Healthy chow mein that tastes just like Panda Express but without all the fat and calories! This recipe is so good and super easy to make. Jump to Recipe keyboard_arrow_down
Healthy chow mein made with noodles, cabbage, and celery in a tasty homemade sauce is an easy side inspired by your favorite Chinese takeout. Serve it with this healthy General Tso's Chicken or Mongolian Beef.
If you love Panda Express chow mein (or any fast-food chow mein, for that matter), this healthier version you can make at home is for you! Not only is it better for you, I think it tastes even better than the real thing!
I am so excited to share today's Chow Mein recipe with you. Not only is it delicious, but it is also so much healthier than the Panda Express version that I know so many people love. Plus it is so easy to make.
It takes less time to make it at home than it would take to leave your house and pick up the take-out version. And with only 140 calories per serving (compared to 490 in the real thing), it's a no-brainer when it comes to what to make for dinner-decision-making time.
Now let's talk about the recipe. While I think it's pretty straightforward and simple there is one little ingredient you might find difficult to procure. Finding these specific noodles can be a bit of a pain, but I feel like many grocery stores now have a much better variety of international foods.
You will probably have better luck by trying a bigger chain store than a local little market. Or, if you are lucky enough to have an Asian market nearby, definitely go there. (Asian markets are so full of delicious-looking ingredients, I could spend all day in them.)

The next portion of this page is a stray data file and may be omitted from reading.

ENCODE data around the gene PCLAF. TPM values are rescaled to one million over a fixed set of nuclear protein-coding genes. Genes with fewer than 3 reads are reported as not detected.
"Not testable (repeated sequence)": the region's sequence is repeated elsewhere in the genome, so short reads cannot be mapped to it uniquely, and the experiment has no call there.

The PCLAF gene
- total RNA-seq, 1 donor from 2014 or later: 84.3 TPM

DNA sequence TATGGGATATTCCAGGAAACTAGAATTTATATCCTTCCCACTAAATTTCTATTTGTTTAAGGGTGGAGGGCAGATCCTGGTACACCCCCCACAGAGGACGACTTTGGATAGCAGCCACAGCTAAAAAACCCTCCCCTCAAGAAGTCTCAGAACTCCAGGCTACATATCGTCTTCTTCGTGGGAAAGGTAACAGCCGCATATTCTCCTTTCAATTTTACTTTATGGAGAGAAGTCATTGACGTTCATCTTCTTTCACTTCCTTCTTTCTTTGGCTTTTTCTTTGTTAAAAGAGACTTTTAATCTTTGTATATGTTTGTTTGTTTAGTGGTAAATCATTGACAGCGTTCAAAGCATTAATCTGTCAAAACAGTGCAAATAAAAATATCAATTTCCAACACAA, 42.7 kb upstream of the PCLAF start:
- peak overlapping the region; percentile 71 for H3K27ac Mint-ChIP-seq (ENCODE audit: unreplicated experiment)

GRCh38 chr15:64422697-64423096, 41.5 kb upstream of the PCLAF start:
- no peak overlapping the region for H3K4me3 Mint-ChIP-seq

That said, you can go with either a fresh yaki-soba noodle that you can normally find in the refrigerated section (near where the tofu is) or you can go with a dried yaki-soba noodle found it the Asian section of the store.
You could also use any other dried pasta, but using yaki-soba really makes a difference in terms of texture. After you have your hands on the noodles, all that's left is to whip up a quick sauce, add lots of shredded cabbage, and give it all a quick toss in a hot pan and it's ready. So good and so much better than the unhealthy take-out version.
What Makes This Chow Mein Dish Healthy?
First of all, we've eliminated a lot of the unnecessary fats and oils from this dish. You need very little oil to cook this dish and anyway I much prefer it when the flavors of the veggies, noodles, and sauce shine through rather than the taste of grease. The ingredients themselves are also healthy on their own, as well.
- While fresh yaki-soba noodles are not the lowest-calorie option, they are low in fat, cholesterol, sodium, and carbs. They are also made of buckwheat, which contains nutrients such as protein, manganese, and thiamine. They are also gluten-free.
- Low sodium soy sauce contains a variety of antioxidants, protein, and is good for your digestive system.
- Cooking with garlic is a no-brainer. Those pungent cloves are chock full of antioxidants, antibacterial, antifungal, and antiviral properties, and it's also good for your heart, your circulatory system, and your cholesterol.